Wednesday, 21 May 2014

Prevention: time to look at the bigger picture?

DrugScope’s new Director of Policy, Influence and Engagement, Andrew Brown, writes his inaugural blog for us on a subject close to his heart…

I’m now in my third week at DrugScope and I’ve already learnt a huge amount about the work we’re doing and how it connects to other, wider agendas. 

For example, I’ve been hugely impressed by the high quality of the work that we and our colleagues in the MEAM coalition have been doing to improve outcomes for some of the most vulnerable and troubled adults in our communities.  We will shortly take that further through the Voices from the Frontline project which will be – as the name suggests – trying to make sure that the views of service users and those who are working with them are part of policy consideration at national and local levels.

But for this, my first blog for DrugScope, I want to concentrate on an area that has been at the centre of my professional life for the last decade; how do we improve the quality of drug and alcohol prevention for young people through our school system.

Like my fellow members of the European Society for Prevention Research I’m conscious that while school-based prevention can be effective, it often hasn’t been and we have to be conscious that some approaches have been shown to do more harm than good.

As the Education Select Committee start their investigation into Personal, Social, Health and Economic (PSHE) education in schools, there’s an opportunity to reiterate the need for our health education to take account of where evidence is leading us, and to improve the experience that young people get.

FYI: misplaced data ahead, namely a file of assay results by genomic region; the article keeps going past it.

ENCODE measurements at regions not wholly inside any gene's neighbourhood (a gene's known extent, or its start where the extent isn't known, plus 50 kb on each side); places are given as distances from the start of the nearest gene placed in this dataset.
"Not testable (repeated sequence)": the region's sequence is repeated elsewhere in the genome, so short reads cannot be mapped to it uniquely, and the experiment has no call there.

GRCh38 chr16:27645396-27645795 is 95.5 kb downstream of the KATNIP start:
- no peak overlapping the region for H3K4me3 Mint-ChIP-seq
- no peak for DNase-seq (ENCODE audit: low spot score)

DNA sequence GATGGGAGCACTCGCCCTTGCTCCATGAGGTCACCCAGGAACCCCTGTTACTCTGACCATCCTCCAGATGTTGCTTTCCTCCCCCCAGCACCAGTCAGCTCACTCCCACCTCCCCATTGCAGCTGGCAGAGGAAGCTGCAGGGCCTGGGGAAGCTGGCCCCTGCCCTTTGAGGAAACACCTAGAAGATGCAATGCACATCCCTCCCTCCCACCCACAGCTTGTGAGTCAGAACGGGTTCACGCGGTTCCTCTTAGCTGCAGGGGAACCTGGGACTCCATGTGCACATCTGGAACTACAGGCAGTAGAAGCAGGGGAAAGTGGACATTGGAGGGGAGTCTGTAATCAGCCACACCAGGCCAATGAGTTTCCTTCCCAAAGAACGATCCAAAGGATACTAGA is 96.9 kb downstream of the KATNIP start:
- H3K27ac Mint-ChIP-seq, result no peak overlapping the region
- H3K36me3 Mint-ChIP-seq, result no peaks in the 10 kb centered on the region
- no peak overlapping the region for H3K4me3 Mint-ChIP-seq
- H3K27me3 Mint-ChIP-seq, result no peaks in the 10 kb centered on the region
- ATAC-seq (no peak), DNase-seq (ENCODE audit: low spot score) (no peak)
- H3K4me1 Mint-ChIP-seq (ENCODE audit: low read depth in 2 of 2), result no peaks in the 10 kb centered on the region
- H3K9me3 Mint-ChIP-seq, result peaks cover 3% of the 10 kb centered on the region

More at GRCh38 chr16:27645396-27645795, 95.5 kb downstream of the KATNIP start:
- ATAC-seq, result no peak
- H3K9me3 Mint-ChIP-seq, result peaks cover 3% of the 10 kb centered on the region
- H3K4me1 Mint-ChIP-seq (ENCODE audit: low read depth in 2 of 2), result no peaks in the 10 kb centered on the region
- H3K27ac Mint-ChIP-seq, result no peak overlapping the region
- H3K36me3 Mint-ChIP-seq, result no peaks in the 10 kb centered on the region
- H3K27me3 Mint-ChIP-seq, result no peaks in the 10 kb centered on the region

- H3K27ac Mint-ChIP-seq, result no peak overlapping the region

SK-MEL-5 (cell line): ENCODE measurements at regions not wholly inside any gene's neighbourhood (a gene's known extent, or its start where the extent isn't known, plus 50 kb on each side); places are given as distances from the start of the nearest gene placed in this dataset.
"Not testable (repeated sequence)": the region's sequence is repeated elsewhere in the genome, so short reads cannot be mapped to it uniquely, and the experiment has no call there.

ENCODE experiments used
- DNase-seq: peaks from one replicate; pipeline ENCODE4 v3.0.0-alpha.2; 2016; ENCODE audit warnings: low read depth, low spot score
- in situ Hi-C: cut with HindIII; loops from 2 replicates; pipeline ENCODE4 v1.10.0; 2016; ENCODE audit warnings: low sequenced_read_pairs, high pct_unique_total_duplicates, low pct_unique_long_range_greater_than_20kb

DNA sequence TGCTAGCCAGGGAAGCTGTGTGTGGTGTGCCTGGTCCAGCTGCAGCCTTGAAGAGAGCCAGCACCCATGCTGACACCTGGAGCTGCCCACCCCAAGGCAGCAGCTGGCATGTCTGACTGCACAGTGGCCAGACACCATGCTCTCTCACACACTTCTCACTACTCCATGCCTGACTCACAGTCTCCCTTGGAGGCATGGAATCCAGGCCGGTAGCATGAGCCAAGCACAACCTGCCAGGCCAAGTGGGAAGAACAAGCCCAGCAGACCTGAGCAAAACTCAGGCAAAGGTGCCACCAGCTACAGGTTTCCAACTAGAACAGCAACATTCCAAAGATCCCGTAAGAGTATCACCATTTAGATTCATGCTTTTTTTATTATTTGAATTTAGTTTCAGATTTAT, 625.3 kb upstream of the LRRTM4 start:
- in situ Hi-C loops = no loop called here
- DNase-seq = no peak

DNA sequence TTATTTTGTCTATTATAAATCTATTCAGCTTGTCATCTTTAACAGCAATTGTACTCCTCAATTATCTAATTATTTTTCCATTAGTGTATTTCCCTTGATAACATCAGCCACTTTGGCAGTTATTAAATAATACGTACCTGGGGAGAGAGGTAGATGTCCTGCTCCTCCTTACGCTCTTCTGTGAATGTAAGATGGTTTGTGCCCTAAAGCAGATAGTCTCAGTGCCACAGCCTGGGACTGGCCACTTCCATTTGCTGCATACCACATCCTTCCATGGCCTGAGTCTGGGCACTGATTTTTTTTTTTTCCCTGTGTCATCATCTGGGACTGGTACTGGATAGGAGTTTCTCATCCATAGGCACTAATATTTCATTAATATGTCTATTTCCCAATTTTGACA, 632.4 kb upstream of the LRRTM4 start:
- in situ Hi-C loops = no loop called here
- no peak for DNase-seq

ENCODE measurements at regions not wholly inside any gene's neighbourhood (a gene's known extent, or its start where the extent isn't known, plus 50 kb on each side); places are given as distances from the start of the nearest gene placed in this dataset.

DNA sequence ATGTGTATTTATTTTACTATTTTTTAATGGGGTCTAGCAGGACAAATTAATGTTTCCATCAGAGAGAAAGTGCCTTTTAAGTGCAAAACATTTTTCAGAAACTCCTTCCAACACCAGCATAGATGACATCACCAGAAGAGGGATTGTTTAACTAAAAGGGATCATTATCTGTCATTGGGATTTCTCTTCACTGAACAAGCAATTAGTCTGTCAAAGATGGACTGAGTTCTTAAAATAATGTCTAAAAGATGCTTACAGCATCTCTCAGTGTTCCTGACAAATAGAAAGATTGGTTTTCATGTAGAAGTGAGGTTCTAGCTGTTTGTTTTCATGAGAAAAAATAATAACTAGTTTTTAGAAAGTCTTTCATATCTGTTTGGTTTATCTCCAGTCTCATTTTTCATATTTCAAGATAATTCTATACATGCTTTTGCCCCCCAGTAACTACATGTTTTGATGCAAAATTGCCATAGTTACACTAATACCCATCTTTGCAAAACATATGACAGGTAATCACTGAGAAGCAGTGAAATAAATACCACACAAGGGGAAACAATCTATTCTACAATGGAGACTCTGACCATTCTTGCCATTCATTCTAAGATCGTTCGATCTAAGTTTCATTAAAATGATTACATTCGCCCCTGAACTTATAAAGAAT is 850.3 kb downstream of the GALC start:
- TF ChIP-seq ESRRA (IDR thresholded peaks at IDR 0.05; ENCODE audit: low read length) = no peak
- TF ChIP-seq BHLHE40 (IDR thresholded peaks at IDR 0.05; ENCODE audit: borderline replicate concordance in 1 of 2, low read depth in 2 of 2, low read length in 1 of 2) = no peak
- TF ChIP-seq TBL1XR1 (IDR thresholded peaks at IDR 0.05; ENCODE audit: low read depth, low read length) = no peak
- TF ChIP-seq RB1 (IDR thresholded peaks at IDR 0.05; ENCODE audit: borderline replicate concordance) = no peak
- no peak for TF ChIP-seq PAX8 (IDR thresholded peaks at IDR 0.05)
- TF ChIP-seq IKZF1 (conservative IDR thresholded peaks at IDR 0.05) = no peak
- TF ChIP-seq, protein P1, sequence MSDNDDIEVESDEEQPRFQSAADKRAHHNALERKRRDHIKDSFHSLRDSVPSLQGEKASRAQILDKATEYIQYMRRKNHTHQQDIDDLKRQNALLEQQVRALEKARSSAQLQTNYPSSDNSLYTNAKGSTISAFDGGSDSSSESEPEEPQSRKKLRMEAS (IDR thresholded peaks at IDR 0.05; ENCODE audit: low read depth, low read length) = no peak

My view is that much as in recovery, there’s an increasing recognition that we should be looking to the wider lives of young people and address substance use as part of the complexity of their lives.  That’s why I welcome the recent editorial in the BMJ pointing out that it isn’t a zero sum game when it comes to health education and wider academic attainment.

And interestingly a number of approaches that seem very promising look at the deeper roots that lead to young people developing problems and work from there.  One programme, which is widely acknowledged as having strong evidence, is the Good Behaviour Game, a strategy for teachers to use in primary schools; developed in the US and which will be the subject of the first UK randomised control trial next year.

I have great hopes for the programme, but we know that it takes a long time for evidence to accumulate and for programmes to become adopted in mainstream practice.  In the meantime, there is clear guidance that every school and teacher can take which will improve the quality of the experience of pupils.

I hope that many DrugScope members and supporters will join us in calling on the Education Select Committee to add their voice to the earlier recommendation by the Home Affairs committee, and to those of young people going to school now, that PSHE should be an statutory part of the school curriculum.

The deadline for doing so is 12:30 on 6 June.

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